Why Nnanna Egwu Is Illini's Biggest X-Factor in 2013-14

Ryan CuriFeatured ColumnistSeptember 29, 2013

Why Nnanna Egwu Is Illini's Biggest X-Factor in 2013-14

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    As one of only three returning members to the Illinois basketball program this upcoming season, Nnanna Egwu will play an even bigger role than he did as an improved sophomore. As an upperclassman, Egwu now has what it takes to be an All-Big Ten performer and top-of-the-line big man.

    In 2012-13, the Illini were a guard-heavy team, with the likes of Brandon Paul, D.J. Richardson and returning players Tracy Abrams and Joseph Bertrand. John Groce's squad should continue to be guard-dominant in 2013-14, making Egwu's role that much more important.

    Here is a look at why Egwu is the Illini's X-factor and how he can help Illinois get back to the Big Dance this coming March.

Lone Returning Big Man

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    As a freshman, Egwu backed up Meyers Leonard at center. Though only a sophomore that season, Leonard's NBA draft stock soared over the course of that year, prompting him to leave college basketball and chase the greener pastures of professional basketball.

    As a sophomore, Egwu became the starting center by process of elimination due to Leonard's departure. Seniors Tyler Griffey and Sam McLaurin shared time starting alongside Egwu in the frontcourt, while fellow sophomore Myke Henry also came off the bench to play power forward. 

    Mike Shaw and Ibby Djimde were also Egwu's age, though neither saw much time in the frontcourt. Following Griffey's and McLaurin's graduations and the transfers of Henry, Shaw and Djimde out of Illinois, Egwu stands as the only returning player on the team who stands over 6'6".

    It is expected that Illinois State transfer Jon Ekey start at power forward next to Egwu, while freshmen Austin Colbert and Maverick Morgan will be the backups at the respective frontcourt slots. As it stands, Egwu is the only one of those four who has played in the paint in the rugged Big Ten Conference.

Defensive Stopper

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    As a sophomore, Egwu blocked a team-high 49 shots. Egwu swatted four shots in three contests and five in one additional game. As pictured, Egwu had to go up against the likes of Adreian Payne, as well as Cody Zeller, Trevor Mbakwe and Jared Berggren in B1G play.

    Egwu blocked those shots in just over 25 minutes of playing time per night. His minutes were often limited due to his 3.1 fouls per game, which would sideline him for long stretches at a time. Egwu must stay out of foul trouble as a more bulked-up junior and not pick up ticky-tack fouls.

    With more projected playing time, Egwu should also increase his blocked-shot count. He could very well be on the all-defensive team by year's end. Egwu has always been categorized as a better defensive player than offensive, though he should continue to improve on both ends of the court.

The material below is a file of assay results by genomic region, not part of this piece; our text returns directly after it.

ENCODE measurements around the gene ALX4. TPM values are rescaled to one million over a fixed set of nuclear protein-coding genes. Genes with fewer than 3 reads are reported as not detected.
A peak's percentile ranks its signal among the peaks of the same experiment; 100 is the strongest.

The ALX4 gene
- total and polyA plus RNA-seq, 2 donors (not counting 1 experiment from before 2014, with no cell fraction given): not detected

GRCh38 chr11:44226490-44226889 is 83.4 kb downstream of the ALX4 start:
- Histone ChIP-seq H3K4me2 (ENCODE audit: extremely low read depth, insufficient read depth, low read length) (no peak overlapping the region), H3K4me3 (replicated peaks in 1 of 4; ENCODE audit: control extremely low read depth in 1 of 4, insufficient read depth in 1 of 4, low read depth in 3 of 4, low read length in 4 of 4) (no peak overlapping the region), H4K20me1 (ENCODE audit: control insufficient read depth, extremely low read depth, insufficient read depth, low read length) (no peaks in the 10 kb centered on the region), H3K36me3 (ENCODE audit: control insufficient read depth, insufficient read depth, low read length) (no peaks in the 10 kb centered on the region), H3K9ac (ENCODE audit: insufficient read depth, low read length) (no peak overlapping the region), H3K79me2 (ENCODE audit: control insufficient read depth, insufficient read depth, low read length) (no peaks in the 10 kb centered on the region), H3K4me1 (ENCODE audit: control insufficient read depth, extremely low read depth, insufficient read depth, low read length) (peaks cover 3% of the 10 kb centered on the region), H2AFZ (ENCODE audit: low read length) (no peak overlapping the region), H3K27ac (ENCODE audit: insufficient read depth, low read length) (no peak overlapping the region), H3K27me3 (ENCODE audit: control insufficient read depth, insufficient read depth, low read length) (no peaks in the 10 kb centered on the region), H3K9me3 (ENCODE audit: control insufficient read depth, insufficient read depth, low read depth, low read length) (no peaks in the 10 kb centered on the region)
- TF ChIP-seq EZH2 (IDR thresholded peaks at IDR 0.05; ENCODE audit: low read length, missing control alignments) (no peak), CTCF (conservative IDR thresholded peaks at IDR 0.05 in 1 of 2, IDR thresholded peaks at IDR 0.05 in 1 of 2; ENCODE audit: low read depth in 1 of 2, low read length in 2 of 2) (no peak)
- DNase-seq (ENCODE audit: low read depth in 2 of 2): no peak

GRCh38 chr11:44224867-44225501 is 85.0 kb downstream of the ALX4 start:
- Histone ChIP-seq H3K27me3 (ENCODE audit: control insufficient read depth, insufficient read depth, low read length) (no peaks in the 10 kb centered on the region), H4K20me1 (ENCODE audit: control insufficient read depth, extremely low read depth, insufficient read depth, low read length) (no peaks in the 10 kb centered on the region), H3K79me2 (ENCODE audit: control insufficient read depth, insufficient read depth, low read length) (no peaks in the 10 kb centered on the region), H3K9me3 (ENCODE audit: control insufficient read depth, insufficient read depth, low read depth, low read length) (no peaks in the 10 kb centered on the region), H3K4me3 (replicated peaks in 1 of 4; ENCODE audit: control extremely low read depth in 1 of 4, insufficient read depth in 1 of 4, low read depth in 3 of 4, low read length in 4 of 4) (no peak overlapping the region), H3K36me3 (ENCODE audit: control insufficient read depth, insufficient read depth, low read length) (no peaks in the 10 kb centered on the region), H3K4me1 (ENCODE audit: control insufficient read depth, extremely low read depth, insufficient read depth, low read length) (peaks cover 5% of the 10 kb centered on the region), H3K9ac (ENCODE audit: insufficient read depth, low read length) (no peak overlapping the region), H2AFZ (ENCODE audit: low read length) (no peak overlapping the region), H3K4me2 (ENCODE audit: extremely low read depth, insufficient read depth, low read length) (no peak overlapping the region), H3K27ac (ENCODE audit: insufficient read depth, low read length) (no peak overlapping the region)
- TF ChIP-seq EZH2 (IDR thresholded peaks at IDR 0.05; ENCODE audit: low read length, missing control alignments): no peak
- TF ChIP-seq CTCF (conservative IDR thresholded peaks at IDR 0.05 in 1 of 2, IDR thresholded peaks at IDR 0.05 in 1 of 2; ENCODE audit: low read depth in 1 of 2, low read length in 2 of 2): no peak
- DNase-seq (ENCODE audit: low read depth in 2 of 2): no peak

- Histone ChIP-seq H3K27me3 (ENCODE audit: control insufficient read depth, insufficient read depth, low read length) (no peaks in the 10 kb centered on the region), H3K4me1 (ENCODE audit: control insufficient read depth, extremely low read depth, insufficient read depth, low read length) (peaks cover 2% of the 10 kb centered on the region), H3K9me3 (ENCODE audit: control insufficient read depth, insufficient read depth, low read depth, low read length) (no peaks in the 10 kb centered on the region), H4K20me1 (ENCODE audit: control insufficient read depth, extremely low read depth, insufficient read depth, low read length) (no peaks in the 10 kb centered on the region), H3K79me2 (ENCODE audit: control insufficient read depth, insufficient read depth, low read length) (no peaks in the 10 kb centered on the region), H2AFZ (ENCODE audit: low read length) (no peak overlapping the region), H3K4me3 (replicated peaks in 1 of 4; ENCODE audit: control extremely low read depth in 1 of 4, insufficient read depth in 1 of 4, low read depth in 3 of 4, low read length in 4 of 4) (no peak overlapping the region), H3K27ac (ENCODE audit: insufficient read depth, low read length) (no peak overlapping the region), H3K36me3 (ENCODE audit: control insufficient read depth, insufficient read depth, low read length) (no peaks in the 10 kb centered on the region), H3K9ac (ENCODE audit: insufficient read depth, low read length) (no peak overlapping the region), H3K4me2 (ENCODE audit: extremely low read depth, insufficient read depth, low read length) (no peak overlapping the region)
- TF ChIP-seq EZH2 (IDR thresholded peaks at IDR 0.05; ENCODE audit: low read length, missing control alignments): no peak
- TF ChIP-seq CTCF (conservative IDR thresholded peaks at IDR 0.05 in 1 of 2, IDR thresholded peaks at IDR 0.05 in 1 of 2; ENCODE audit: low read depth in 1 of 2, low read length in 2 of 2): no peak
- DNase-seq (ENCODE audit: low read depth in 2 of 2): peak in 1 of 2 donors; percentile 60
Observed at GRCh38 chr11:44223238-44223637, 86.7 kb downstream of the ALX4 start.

Double-Double Upside

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    In Illinois' final game of the 2012-13 season, the seventh-seeded Illini were knocked off by the second-seeded Miami Hurricanes. Miami had frontcourt players Kenny Kadji, Julian Gamble and Reggie Johnson, though that trio only combined for 12 points in the contest.

    Egwu alone scored 12 points while also pulling in 12 rebounds, which was good for his first career double-double. Seven of Egwu's dozen rebounds came on the offensive boards, leading to second-chance points for both him and his ready-to-shoot perimeter options.

    While projecting Egwu to average double figures in both points and rebounds in 2013-14 may be a stretch, it wouldn't be surprising to see similar double-double efforts become more common from him. Egwu could average between 10 and 12 points and seven to 10 rebounds per night as a junior.

Key Figure in Illini's Turnaround

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    Following Egwu's freshman season in Champaign, the Bruce Weber era came to end, as the Illini team gave up by season's end and missed all postseason tournaments. Egwu was obviously a Weber recruit, part of a six-man recruiting class in 2011.

    As previously mentioned, fellow 2011 recruits Henry, Shaw, Djimde and Devin Langford all transferred this most recent offseason, leaving only Egwu and Abrams on the current Illini roster from that same recruiting class. 

    Though players like Paul and Richardson were able to turn the Illini around a season ago, Egwu and Abrams still have two years of eligibility to truly get the Illini over the hump and back up and running with college basketball's elite, as they were during the Bill Self era in Champaign.

    The 2014-15 season already has the makings of a potentially special season for the orange and blue, as the team will return all but two players from this year's roster while bringing in a currently ranked top-10 recruiting class consisting of Quentin Snider, Leron Black, Michael Finke and potentially Cliff Alexander.

Future NBA Potential

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    Meyers Leonard proved that it really only takes one season to become an NBA player. Leonard was seldom used during his freshman season behind Mike Tisdale, but he turned into a lottery pick just one year later.

    Egwu came to Illinois as a project, with poor hands and not much upside on the offensive side of the ball. Though there is still plenty of room for improvement, Egwu has already made giant leaps since arriving on campus in the fall of 2011.

    Though Egwu may not be a lottery pick after this year or the 2014-15 season, he does have a chance to be an NBA player. Egwu bulked up to 250 pounds from 235 a year ago, has a high motor and can step out and hit the open jumper. At 6'11", Egwu could play either power forward or center at the next level.